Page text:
"Lord, make me more like Jesus." I found myself praying this prayer this morning and although I've prayed it many times before, and with a sense of consecration; this time, God stopped me in my tracks.
"More?" he seemed to challenge me; and I suddenly saw the limitation in that word.
"'More' like Jesus," may be a worthy goal; but it falls short of Romans 8:29 (New International Version)
29For those God foreknew he also predestined to be conformed to the likeness of his Son, that he might be the firstborn among many brothers.
And so I prayed again, differently this time, "Lord, make me like Jesus."
There is an inherent danger in those words, and I felt immediately the difference. Conforming implies a pressing into shape, not a sketch of something.
Suddenly I felt as if I had stepped from a relatively safe zone, into a danger zone--the zone of, "God you have carte blanche; complete authority; in my life."
Strange how just removing that little word, "more," would make such a difference!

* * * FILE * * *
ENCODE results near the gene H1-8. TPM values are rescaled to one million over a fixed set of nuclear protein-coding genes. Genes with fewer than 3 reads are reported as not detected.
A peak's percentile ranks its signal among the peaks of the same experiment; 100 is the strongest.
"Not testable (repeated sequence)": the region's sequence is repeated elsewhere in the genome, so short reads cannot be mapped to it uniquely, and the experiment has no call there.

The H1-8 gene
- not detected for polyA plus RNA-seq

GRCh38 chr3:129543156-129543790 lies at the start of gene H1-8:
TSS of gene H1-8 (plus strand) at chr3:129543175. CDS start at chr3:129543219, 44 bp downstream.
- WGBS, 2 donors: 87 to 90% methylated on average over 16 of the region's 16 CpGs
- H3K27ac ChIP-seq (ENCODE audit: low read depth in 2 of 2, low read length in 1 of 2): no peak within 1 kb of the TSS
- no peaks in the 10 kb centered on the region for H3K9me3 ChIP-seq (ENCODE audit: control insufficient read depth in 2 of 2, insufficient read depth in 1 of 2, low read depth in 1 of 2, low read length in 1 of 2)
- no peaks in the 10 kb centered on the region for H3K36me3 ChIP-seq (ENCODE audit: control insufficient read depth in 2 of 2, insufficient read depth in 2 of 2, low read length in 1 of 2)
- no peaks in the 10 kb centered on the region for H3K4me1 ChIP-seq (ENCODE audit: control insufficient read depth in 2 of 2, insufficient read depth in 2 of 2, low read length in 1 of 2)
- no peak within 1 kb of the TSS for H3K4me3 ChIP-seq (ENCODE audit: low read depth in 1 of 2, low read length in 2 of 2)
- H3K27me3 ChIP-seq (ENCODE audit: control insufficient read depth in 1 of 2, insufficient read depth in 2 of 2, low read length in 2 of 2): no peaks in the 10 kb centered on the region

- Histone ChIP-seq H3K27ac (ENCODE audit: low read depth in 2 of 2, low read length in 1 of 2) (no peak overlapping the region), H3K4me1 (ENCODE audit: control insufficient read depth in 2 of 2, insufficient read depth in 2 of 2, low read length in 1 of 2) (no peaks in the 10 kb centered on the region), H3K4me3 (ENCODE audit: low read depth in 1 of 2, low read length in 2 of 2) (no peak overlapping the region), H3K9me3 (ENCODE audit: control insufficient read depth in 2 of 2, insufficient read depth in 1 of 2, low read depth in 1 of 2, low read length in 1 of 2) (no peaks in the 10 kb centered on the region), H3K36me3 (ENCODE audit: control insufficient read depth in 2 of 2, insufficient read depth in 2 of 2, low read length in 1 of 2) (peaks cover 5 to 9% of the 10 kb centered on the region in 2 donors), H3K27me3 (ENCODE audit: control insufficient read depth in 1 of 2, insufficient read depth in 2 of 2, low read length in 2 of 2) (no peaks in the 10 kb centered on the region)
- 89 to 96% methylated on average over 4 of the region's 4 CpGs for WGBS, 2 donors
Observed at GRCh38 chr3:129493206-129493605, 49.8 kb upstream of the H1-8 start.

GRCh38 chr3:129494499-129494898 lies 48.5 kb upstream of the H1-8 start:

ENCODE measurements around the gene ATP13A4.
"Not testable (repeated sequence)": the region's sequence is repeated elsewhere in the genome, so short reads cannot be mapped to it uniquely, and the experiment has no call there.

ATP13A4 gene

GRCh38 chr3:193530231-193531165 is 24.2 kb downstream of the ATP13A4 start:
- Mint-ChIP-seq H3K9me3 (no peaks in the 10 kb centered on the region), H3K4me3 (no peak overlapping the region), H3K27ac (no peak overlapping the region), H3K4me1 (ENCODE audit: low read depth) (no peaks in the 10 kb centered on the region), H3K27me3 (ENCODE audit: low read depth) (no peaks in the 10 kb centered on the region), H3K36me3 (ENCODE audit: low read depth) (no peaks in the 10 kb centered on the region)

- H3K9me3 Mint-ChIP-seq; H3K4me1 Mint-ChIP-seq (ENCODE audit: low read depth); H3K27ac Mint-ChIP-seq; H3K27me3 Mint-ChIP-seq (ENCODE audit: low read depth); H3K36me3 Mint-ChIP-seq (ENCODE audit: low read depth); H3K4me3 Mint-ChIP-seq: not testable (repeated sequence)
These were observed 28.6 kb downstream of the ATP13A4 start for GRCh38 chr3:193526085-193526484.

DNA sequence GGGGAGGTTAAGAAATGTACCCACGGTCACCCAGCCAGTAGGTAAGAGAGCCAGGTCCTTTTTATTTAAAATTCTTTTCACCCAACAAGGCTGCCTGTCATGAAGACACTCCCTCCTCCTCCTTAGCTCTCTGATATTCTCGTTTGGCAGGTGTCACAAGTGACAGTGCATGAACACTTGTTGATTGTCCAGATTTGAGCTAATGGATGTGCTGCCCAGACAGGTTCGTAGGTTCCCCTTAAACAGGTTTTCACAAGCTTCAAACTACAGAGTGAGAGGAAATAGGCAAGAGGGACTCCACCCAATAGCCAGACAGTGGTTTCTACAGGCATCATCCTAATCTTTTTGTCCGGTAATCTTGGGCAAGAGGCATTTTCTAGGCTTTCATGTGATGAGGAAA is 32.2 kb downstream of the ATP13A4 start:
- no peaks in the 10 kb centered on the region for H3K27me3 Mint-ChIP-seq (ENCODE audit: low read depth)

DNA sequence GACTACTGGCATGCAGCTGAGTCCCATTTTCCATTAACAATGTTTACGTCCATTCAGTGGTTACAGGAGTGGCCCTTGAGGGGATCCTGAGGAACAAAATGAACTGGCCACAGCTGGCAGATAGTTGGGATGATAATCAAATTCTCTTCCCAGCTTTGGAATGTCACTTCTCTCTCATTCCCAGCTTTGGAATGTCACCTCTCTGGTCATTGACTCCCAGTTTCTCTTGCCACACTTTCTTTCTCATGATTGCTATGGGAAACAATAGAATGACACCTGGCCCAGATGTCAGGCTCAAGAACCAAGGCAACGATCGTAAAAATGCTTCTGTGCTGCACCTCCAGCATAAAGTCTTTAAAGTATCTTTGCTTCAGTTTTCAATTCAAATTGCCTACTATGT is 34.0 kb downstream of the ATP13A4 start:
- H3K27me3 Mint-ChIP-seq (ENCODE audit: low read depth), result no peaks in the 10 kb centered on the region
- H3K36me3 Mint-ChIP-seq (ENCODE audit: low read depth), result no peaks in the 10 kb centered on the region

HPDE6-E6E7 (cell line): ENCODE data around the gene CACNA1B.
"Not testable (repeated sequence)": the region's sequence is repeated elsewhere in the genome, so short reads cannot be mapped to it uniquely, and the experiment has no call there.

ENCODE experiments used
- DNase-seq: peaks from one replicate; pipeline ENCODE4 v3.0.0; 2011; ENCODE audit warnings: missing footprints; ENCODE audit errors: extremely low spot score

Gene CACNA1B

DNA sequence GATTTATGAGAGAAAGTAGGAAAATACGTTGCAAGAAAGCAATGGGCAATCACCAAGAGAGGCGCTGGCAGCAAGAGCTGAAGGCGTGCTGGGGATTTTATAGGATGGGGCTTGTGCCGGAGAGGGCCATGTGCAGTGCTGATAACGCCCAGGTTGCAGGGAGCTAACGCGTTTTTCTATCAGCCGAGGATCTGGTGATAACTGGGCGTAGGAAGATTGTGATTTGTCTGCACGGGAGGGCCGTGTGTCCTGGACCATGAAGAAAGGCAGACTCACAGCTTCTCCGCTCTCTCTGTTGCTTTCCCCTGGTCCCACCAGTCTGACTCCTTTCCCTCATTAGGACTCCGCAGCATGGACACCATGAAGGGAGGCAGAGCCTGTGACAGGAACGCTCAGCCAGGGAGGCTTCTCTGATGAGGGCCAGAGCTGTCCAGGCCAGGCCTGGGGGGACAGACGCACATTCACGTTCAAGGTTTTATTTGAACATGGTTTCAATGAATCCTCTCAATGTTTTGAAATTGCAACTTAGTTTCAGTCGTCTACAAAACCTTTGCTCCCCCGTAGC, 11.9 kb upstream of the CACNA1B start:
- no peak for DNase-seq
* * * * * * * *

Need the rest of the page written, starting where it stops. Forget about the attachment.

Deuteronomy 13:3 (New International Version)
3 ...The LORD your God is testing you to find out whether you love him with all your heart and with all your soul.
"All" my heart and soul is what God wants. Being "more like" him is still being in the boat, gazing out at him and thinking that "one day" maybe I could get out there on the water with him. "Being like," is being out on the waves, my face and hair wet with the spray; my heart pounding with the glorious terror-faith of following this danger man; out in the roar of the deafening wind, eyes on the Master.
I want to be out there. I think maybe I just stepped out.
Wednesday, June 11, 2008
3 I said to them, "The gates of Jerusalem are not to be opened until the sun is hot. While the gatekeepers are still on duty, have them shut the doors and bar them. Also appoint residents of Jerusalem as guards, some at their posts and some near their own houses."
When I read this verse a few days ago, I just had to look it up in the notes in my trusty Life Application Bible. Being a "digger" and "explorer" when I read, I love the LAB, and being able to look right away at the bottom of the page for more information when I have a question.